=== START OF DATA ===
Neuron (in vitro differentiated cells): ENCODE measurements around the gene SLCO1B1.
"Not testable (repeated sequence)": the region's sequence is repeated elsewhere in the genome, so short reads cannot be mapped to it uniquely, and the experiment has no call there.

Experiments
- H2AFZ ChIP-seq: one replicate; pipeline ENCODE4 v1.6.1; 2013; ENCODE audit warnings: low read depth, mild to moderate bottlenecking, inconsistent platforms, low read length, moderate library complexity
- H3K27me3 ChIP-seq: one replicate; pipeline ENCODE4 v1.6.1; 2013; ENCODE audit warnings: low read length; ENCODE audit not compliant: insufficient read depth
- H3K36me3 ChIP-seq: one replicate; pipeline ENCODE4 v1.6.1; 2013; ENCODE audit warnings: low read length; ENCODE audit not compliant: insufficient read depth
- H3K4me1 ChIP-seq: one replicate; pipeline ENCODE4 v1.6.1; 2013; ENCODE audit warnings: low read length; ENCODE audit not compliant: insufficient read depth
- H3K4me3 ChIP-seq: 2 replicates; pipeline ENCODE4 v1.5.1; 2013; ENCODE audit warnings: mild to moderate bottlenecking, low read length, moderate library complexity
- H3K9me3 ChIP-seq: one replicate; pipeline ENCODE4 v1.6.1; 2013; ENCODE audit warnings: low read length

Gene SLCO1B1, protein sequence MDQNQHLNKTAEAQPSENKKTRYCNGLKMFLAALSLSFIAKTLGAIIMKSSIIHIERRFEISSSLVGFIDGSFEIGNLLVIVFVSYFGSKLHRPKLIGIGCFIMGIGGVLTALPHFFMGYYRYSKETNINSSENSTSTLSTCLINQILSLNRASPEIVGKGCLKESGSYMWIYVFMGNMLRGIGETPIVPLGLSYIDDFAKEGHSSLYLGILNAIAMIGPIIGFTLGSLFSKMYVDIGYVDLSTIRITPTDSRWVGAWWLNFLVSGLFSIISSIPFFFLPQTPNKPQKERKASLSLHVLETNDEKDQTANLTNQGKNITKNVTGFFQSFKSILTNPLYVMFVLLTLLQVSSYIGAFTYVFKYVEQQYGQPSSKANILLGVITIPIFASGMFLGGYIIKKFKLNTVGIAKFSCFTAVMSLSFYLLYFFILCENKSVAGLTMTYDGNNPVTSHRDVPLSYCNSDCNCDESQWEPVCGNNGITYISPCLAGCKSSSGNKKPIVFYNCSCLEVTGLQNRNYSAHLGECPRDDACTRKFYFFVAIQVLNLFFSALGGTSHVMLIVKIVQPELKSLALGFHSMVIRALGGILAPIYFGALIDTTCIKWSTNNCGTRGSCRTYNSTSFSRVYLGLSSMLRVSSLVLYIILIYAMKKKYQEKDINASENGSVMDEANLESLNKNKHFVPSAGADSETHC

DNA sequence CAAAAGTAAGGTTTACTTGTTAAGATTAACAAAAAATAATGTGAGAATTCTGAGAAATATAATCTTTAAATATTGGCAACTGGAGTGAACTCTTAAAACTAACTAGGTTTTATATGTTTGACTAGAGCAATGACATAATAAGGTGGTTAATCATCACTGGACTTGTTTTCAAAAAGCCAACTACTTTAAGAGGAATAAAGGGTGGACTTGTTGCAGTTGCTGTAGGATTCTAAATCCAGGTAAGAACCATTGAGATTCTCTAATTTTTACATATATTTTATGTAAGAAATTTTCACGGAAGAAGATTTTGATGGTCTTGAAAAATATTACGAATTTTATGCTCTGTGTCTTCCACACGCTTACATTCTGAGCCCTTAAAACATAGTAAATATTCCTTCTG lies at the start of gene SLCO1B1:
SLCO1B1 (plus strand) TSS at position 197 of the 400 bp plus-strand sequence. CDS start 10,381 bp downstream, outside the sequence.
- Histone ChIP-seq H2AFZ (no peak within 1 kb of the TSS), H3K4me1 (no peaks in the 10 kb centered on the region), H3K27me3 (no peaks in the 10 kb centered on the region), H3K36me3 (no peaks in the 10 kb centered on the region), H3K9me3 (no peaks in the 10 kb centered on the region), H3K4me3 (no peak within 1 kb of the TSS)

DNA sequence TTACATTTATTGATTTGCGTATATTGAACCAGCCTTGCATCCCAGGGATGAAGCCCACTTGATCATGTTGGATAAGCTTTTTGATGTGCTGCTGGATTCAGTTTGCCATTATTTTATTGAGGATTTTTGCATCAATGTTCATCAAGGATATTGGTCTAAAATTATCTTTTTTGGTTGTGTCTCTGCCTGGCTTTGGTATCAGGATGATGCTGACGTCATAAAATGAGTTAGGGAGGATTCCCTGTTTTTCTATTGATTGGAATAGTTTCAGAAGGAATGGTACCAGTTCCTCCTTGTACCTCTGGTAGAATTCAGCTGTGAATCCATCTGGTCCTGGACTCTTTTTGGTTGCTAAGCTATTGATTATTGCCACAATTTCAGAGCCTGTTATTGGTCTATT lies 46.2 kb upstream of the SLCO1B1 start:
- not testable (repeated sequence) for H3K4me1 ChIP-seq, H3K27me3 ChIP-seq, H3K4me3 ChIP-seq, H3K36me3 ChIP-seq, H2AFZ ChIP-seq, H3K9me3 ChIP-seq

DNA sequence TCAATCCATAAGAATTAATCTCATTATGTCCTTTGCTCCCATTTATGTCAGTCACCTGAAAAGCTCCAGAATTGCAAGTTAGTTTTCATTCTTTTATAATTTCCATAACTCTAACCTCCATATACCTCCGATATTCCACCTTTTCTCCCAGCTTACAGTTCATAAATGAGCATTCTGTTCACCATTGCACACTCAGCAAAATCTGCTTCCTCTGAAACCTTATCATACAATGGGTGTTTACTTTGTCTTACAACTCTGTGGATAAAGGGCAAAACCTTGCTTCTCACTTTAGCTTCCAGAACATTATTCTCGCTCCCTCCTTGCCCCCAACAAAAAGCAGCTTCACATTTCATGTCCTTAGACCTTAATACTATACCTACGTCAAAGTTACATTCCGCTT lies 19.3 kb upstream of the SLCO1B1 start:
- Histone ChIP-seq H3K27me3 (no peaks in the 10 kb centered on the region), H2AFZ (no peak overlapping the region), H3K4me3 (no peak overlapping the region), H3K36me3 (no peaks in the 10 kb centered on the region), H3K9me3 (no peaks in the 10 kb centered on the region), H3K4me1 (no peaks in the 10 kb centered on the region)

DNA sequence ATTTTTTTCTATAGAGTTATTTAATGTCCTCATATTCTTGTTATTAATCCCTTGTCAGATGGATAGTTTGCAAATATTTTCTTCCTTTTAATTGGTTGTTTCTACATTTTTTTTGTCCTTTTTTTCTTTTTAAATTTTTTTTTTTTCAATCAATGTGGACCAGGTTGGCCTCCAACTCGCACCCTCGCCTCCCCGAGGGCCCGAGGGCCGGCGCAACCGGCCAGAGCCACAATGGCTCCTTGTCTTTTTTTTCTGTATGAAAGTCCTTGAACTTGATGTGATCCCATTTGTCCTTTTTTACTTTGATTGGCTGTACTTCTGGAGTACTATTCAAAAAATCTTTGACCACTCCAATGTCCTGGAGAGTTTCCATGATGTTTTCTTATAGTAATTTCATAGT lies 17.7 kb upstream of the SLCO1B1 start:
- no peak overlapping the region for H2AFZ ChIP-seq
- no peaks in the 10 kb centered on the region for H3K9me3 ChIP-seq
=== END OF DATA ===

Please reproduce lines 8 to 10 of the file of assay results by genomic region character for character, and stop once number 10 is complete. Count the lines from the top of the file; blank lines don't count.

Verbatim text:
- H3K4me3 ChIP-seq: 2 replicates; pipeline ENCODE4 v1.5.1; 2013; ENCODE audit warnings: mild to moderate bottlenecking, low read length, moderate library complexity
- H3K9me3 ChIP-seq: one replicate; pipeline ENCODE4 v1.6.1; 2013; ENCODE audit warnings: low read length

Gene SLCO1B1, protein sequence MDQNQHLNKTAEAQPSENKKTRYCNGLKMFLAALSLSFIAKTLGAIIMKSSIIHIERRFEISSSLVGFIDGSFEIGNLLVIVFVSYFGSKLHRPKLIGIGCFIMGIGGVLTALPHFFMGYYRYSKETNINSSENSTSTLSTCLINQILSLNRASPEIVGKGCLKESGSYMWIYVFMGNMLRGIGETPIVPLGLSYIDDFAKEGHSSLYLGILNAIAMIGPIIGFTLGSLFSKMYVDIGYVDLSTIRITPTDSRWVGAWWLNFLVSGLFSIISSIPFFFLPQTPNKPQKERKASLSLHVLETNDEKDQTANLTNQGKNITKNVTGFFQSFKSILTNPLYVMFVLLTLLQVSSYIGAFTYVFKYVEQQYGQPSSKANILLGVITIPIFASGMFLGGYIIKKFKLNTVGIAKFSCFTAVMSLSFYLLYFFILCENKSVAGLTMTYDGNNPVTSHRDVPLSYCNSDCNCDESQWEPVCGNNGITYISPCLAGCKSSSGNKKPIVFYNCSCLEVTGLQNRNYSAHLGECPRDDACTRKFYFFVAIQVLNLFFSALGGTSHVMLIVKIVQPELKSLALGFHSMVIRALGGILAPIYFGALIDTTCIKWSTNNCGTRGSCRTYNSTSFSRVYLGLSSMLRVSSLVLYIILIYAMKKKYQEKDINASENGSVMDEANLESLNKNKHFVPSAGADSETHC